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Carr on cars: Senator Kim Carr will return to Labor’s front bench as the shadow minister for industry as part of Bill Shorten’s changes to the shadow cabinet.

Carr on cars: Senator Kim Carr will return to Labor’s front bench as the shadow minister for industry as part of Bill Shorten’s changes to the shadow cabinet.

BILL Shorten has been forced to expand Labor’s front bench of shadow ministers after the party’s left faction tried to have former industry minister Kim Carr dumped because he supported Mr Shorten in the party’s leadership contest three years ago.

Senator Carr, a member of Victoria’s socialist left faction, has retained responsibility for industry and innovation, the latter making him a key party spokesman given the Turnbull government’s emphasis on innovation as a job creator.

He was dumped by the left faction, led by Sydney-based Anthony Albanese, which under party rules was entitled to nominate 14 people to the party’s front bench. The right faction was able to nominate 16.

Only 30 front-bench positions are funded under the current rules, but Mr Shorten has named 32 people.

Bill_Shorten_portrait

Bill Shorten

Mr Shorten, a member of the right faction, had to cross faction lines in order to retain senator Carr’s experience on the front bench.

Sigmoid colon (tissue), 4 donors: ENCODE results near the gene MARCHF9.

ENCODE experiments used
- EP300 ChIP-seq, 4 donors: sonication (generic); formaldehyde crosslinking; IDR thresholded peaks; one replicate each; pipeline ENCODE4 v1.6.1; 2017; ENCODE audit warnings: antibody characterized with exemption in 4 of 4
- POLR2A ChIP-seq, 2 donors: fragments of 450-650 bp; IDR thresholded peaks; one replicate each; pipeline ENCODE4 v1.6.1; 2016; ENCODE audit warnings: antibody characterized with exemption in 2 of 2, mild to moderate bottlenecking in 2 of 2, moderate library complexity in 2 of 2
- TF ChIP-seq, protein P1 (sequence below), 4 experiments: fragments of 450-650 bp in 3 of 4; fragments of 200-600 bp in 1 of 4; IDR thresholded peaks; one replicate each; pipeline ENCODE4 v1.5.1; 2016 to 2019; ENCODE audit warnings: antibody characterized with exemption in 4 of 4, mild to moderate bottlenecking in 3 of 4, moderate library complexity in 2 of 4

Chris Bowen will continue as shadow treasurer and will be be backed up by Jim Chalmers, who will take over finance. Mr Chalmers was previously chief of staff to former treasurer Wayne Swan and, before his election in 2013, was executive director of the Chifley Research Centre.

Senator Katy Gallagher will take on small business and financial services while assistant treasurer Andrew Leigh will also carry competition and productivity. Consumer affairs will be handled by Senator Sam Dastyari.

Mr Leigh and Senator Dastyari will shoulder the financial burden of the 32-member front bench. Mr Leigh will take a pay cut and the Senator will not receive a pay rise upon his elevation to the front bench.

Mr Shorten has elevated education to a policy plank of primary importance by putting all education in the hands of Tanya Plibersek and Kate Ellis.

Ms Plibersek, previously responsible for foreign affairs, will take up an expanded portfolio covering schools and universities. These were previously covered by Kate Ellis, who will now take over early childhood education as well as the TAFE (Tertiary and Further Education) and vocational training roles previously held by Senator Carr.

“Education is a first order economic and social priority for Labor in the 45th Parliament,” Mr Shorten said when announcing the new policy allocations. “Investing in education is the key to Australia’s prosperity.”

By Ian Porter

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